Contrary to Wright and Dundee's research3, those who participated in our study demonstrated little concern with the possibility of intra-surgical awakening, but they agreed that the availability of consciousness monitors could contribute to the widespread use of total intravenous anesthesia. In fact, it has been shown that, after the institution of this equipment, the incidence of intraoperative awakening has had a reduction of approximately 77%5.

When Wright and Dundee's3 study was published, intravenous anesthetics had very different pharmacokinetics than the ones available nowadays, with long elimination half-lives, therefore, they were not suitable for continuous infusion. The half-life of the drugs used currently is much shorter and can be used in target-controlled infusions, allowing for fast induction and awakening from the anesthesia. The pharmacokinetics profile of the drugs used for continuous intravenous infusion has contributed for the diffusion of the technique, as well as for higher safety scores. These developments can explain the positive attitude of those participating in this study regarding the quality of the awakening of the current techniques of total intravenous anesthesia. The number of participants that mentioned the need for infusion pumps and the high cost of TIVA as limiting factors for its use is similar to those who disagree, showing a lack of consensus about the pharmacologic-economic aspects of total intravenous anesthesia. The costs of any anesthetic technique used nowadays, whether it is balanced or total intravenous anesthesia, do not exceed 6% of the total cost of a surgical procedure, being between 1% and 4% in the majority of the procedures15,16. The use of a questionnaire through the Internet showed to be a tool that facilitated the acquisition of answers, a useful and reliable tool to assess the attitude regarding intravenous anesthesia. The questionnaire identified specific areas in which there was no consensus among the anesthesiologists, which can be the objective of teaching and training.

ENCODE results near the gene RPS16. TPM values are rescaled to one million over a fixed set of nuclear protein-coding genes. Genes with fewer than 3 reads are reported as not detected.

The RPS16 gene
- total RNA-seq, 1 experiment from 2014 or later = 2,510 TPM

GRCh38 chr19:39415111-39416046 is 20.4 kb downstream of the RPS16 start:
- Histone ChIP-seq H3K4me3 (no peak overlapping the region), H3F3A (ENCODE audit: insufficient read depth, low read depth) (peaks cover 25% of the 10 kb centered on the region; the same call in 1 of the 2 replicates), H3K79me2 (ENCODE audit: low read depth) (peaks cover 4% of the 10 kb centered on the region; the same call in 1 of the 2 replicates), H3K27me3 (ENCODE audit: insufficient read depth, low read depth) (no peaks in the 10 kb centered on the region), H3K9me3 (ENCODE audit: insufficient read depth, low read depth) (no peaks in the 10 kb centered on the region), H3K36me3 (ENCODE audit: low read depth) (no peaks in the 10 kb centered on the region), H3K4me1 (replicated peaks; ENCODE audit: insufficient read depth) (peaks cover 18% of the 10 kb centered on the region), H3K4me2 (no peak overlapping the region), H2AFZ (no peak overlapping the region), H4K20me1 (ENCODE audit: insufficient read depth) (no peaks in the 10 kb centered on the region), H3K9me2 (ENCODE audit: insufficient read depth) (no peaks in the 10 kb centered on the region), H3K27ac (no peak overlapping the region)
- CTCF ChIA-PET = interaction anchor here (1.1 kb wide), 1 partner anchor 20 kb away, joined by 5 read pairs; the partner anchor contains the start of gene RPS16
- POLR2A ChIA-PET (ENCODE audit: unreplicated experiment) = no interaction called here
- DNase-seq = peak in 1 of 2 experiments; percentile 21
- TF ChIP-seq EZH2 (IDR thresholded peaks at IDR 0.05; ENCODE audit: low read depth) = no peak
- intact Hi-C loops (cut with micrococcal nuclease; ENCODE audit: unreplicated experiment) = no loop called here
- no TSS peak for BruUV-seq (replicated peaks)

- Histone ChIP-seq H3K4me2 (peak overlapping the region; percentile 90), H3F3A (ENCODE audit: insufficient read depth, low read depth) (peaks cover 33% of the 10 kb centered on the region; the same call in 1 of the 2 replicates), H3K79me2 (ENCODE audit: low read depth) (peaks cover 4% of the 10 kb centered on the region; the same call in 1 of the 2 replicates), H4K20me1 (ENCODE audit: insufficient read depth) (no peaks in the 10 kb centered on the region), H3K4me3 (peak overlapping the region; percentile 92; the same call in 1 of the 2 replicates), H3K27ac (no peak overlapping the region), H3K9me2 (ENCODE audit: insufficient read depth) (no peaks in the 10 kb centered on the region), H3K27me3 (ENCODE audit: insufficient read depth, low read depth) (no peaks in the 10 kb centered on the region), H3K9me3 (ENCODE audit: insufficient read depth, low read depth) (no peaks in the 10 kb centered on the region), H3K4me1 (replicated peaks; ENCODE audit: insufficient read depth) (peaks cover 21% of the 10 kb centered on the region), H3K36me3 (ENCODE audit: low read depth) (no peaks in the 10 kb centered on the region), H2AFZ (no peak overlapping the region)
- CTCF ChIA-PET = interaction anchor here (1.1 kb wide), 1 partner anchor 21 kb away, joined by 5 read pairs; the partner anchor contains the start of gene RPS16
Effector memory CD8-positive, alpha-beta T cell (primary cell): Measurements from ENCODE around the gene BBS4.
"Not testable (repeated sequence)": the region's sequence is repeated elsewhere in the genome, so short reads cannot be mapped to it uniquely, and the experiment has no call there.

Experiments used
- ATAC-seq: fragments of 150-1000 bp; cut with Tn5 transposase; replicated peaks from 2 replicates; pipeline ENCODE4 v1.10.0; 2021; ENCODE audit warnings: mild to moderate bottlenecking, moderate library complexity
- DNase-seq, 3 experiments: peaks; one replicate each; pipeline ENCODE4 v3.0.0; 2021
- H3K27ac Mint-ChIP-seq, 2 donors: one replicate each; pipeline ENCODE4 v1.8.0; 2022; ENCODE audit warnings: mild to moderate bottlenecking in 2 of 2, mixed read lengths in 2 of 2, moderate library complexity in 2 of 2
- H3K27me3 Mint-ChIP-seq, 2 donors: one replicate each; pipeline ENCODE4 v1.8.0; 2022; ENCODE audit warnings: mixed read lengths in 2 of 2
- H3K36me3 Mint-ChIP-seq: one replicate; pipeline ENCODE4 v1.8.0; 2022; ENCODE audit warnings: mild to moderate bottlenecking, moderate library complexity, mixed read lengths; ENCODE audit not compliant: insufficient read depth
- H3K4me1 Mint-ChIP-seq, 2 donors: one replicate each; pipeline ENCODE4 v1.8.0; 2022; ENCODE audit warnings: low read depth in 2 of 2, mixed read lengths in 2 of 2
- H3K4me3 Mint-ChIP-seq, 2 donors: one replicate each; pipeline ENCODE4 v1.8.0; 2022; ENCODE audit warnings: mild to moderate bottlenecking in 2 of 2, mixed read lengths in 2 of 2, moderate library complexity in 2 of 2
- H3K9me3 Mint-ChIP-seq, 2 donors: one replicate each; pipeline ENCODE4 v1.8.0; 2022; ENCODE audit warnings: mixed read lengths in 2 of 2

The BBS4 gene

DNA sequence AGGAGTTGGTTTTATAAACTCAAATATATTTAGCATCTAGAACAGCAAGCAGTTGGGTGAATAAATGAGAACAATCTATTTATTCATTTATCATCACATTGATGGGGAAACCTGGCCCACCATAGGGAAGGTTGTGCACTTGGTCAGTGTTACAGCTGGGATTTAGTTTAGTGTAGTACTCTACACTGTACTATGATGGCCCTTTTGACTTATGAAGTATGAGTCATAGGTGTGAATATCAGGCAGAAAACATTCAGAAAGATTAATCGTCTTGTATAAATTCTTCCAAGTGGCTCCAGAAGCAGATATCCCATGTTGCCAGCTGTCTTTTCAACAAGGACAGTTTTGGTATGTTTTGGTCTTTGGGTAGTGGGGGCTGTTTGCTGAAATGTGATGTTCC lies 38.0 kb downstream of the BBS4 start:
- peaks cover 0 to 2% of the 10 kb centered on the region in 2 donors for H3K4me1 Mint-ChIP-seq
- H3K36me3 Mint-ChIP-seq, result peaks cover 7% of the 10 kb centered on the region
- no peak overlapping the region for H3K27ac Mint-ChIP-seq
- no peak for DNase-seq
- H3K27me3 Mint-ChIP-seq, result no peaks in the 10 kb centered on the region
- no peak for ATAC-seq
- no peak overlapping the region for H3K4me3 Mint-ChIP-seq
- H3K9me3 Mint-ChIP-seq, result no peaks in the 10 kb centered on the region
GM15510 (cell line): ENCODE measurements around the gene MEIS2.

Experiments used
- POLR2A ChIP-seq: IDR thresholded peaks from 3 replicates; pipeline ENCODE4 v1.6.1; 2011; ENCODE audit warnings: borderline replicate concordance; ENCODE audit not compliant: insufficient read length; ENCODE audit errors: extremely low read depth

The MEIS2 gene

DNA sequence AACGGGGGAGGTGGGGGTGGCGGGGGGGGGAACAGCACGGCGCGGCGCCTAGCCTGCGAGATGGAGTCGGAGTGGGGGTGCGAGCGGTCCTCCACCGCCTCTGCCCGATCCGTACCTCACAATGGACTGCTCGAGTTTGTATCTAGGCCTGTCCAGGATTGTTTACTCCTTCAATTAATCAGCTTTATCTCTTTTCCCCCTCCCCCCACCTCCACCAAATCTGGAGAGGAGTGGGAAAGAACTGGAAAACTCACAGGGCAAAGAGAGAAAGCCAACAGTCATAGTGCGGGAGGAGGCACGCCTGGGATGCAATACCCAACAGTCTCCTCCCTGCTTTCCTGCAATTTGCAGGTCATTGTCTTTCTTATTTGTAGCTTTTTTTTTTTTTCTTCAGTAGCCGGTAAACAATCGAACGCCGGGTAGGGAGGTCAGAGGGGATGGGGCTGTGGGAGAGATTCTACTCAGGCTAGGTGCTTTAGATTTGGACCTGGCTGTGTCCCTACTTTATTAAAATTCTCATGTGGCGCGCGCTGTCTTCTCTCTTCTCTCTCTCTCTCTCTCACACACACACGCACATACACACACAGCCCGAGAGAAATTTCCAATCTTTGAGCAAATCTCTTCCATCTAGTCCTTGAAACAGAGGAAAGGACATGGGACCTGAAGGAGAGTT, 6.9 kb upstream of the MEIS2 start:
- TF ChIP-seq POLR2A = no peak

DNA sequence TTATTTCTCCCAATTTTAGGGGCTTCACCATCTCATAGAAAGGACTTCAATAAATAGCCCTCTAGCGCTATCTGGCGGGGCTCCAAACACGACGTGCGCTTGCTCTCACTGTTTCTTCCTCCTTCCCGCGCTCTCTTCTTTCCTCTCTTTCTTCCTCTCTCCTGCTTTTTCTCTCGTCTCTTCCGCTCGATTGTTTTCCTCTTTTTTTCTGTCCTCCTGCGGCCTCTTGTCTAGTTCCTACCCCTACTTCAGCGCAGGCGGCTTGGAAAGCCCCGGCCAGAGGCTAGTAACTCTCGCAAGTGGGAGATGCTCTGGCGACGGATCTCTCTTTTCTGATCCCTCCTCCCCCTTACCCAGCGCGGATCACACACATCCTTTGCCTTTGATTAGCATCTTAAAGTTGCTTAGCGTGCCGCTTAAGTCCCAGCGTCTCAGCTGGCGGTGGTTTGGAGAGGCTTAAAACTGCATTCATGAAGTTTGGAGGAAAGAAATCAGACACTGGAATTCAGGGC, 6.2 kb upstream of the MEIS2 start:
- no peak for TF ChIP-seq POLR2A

We concluded that the attitude of anesthesiologists and residents regarding TIVA are predominantly positive; that the quality of the awakening was identified as a factor that stimulates the choice of the technique; that there is no consensus regarding concerns about the costs or about the availability of special equipment for its administration, suggesting that its pharmacologic-economic aspects have to be more disseminated; that, even though there are no concerns about the intraoperative awakening, the majority of anesthesiologists agree that, if consciousness monitors were easier to obtain, TIVA would be used more often; that there is interest in learning the technique as well as using the technique more often, suggesting that there is a place for courses, workshops, and other institutional tools in the field of intravenous anesthesia.



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Correspondence to:
Dr. Getúlio Rodrigues de Oliveira Filho
Rua Luiz Delfino, 111/902
88015-360 Florianópolis, SC

Submitted for publication 26 de julho de 2005
Accepted for publication 25 de abril de 2006



* Received from Hospitais Moinhos de Vento, Mãe de Deus de Porto Alegre e do CET/SBA Integrado de Anestesiologia da Secretaria de Estado da Saúde de Santa Catarina, Florianópolis, SC.